In 2009, multiple residues of two or more pesticides in the same sample were found in 25.1% of the analysed surveillance samples. Important commodities with high frequencies of multiple residues were citrus fruit (56.6%), table and wine grapes (55.5%) and strawberries (53.8%). 299 unprocessed surveillance samples were found to exceed two or more MRLs. The commodity with the highest number of samples with multiple MRL exceedances was peppers (46 out of 1704 samples exceeded the MRL for two or more pesticides).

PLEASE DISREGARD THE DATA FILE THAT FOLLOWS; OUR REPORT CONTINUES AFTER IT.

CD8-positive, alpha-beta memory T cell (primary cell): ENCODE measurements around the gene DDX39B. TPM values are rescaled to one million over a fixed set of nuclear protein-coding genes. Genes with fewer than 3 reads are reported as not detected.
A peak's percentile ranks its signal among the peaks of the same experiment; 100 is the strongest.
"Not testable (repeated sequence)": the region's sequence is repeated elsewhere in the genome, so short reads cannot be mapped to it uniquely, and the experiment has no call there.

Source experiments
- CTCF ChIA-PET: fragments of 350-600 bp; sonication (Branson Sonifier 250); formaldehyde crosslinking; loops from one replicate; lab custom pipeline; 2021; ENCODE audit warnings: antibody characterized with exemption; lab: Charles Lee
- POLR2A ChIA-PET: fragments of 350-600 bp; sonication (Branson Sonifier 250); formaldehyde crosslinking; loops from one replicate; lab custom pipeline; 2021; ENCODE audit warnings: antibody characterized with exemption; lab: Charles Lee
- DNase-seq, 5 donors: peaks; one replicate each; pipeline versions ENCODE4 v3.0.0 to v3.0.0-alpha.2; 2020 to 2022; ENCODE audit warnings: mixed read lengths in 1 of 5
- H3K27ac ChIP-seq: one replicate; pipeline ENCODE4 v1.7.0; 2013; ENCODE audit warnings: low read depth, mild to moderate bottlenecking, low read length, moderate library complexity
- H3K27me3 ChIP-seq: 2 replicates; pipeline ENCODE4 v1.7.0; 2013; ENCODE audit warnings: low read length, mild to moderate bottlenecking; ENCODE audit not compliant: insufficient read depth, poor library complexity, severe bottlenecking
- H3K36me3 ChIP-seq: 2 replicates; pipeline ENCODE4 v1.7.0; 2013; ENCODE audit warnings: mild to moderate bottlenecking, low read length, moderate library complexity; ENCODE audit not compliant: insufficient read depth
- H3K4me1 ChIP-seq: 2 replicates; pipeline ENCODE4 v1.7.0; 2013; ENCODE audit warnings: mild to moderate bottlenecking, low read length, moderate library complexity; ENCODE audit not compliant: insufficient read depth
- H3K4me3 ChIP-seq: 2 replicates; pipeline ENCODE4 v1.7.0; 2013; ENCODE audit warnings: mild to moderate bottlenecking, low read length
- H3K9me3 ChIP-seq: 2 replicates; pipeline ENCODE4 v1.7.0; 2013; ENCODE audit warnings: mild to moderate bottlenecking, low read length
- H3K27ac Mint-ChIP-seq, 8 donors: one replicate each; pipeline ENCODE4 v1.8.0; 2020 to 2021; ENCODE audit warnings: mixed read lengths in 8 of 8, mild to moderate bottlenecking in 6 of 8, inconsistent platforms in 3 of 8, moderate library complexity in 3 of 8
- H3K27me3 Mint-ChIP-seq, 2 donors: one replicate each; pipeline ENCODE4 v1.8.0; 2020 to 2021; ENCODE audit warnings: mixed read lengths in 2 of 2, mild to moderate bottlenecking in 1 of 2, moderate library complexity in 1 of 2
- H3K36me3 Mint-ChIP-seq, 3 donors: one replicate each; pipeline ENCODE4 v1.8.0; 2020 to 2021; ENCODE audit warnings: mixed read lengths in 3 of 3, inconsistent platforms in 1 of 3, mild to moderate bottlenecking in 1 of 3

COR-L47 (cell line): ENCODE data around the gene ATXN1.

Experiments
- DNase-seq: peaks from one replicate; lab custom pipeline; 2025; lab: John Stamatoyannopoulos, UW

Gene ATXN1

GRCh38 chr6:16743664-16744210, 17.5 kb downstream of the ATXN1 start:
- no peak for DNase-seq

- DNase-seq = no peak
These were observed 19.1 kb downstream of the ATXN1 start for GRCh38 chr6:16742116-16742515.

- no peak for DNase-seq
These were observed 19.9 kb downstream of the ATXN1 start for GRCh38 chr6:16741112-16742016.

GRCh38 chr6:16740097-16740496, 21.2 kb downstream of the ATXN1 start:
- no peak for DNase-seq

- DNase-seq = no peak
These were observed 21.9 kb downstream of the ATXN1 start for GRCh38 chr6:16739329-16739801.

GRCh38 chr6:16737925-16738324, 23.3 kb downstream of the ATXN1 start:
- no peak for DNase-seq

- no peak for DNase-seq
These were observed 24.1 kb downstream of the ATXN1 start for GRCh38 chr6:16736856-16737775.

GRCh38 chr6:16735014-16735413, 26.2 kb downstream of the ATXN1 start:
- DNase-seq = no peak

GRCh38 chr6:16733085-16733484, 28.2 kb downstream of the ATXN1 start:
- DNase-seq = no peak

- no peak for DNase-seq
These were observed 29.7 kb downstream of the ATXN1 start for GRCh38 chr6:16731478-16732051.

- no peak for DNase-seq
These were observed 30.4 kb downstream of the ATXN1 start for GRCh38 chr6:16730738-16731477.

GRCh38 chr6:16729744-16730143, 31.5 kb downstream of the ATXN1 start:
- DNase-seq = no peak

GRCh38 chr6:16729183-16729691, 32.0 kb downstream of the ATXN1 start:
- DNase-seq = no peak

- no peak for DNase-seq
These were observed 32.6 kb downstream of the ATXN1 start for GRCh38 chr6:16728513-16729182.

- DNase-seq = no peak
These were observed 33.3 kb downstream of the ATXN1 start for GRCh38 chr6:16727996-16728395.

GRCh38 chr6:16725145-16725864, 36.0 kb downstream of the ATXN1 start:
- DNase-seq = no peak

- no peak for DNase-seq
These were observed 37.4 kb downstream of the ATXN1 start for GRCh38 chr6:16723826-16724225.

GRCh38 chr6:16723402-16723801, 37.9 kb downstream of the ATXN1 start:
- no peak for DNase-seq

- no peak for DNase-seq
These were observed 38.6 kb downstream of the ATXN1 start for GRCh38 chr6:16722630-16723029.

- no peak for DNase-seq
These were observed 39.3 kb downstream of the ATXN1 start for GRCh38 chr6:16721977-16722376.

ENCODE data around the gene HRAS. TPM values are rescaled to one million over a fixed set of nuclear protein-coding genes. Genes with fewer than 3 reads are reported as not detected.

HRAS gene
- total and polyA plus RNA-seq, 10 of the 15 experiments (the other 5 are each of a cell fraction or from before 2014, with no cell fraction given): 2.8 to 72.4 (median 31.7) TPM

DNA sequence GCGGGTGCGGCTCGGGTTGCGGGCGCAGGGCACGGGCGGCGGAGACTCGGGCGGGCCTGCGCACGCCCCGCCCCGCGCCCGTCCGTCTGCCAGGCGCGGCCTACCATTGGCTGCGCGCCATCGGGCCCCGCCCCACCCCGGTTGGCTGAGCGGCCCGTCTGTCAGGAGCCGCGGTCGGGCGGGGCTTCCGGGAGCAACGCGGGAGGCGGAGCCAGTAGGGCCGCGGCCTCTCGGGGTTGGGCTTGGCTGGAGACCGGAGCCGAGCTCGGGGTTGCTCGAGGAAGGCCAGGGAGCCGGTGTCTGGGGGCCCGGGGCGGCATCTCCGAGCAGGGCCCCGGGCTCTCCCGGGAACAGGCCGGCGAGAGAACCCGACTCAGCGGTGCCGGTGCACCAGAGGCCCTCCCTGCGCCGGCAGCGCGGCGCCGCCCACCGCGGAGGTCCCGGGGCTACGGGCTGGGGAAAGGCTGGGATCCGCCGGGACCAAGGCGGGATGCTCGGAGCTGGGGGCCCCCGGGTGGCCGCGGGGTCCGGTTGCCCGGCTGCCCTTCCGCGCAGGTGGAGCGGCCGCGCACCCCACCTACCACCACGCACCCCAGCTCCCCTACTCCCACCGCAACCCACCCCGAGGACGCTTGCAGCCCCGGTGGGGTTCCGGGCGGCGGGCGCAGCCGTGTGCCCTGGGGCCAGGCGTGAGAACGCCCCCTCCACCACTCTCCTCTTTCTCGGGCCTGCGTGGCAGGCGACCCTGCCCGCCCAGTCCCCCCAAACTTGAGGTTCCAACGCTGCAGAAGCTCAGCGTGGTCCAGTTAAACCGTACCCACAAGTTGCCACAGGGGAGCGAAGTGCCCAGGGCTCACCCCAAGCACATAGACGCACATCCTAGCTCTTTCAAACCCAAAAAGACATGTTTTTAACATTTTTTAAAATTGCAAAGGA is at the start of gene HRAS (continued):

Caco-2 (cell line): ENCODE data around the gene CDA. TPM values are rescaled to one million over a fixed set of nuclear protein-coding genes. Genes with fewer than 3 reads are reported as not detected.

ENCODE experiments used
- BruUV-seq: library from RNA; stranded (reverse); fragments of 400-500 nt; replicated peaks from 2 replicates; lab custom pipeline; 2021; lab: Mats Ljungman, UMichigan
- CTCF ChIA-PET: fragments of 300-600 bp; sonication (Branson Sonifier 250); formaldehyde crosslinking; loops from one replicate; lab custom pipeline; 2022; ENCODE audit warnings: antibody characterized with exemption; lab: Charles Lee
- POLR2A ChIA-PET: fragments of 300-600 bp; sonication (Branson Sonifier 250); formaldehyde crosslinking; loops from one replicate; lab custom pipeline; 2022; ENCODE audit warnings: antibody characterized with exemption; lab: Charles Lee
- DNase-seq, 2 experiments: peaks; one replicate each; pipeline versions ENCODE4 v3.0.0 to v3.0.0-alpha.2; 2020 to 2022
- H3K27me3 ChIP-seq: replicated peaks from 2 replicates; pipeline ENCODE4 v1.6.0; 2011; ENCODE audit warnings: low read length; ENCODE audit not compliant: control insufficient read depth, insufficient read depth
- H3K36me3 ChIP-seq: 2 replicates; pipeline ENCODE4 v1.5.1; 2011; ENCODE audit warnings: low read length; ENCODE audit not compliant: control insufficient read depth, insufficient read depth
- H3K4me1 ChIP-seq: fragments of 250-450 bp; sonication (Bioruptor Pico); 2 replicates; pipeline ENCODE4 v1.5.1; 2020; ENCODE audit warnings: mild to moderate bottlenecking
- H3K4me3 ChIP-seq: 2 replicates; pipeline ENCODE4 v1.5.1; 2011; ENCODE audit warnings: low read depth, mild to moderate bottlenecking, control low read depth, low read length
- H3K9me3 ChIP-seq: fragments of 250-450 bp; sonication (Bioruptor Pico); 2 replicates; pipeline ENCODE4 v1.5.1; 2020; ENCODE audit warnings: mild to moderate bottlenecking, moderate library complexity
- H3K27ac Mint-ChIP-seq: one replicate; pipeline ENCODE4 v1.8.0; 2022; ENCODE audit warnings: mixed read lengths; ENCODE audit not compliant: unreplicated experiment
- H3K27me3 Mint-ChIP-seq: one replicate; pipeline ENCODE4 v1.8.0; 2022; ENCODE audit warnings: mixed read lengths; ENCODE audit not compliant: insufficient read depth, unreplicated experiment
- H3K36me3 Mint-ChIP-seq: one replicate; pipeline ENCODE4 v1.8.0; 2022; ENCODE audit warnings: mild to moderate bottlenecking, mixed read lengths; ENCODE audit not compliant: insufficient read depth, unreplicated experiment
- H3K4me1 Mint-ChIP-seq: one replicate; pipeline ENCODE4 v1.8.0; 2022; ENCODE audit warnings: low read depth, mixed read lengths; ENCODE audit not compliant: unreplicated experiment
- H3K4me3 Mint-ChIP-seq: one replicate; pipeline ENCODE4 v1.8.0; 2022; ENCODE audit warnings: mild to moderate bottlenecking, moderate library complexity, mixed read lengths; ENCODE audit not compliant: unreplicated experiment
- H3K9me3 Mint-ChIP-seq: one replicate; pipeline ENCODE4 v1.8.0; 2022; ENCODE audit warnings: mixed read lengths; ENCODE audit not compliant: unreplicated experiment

The results of the EU-coordinated monitoring programme were used to perform dietary exposure assessments. In 2009, the results of the control activities were reported with a new reporting format which allowed improving the accuracy of the consumer exposure calculations in comparison to the previous year, in particular for the calculation of the long-term consumer exposure.
The chronic (long-term) exposure assessment was based on the residue findings for the food commodities which are the major constituents of the human diet. EFSA concluded that residues found on these food commodities do not raise health concerns if consumed over a long period.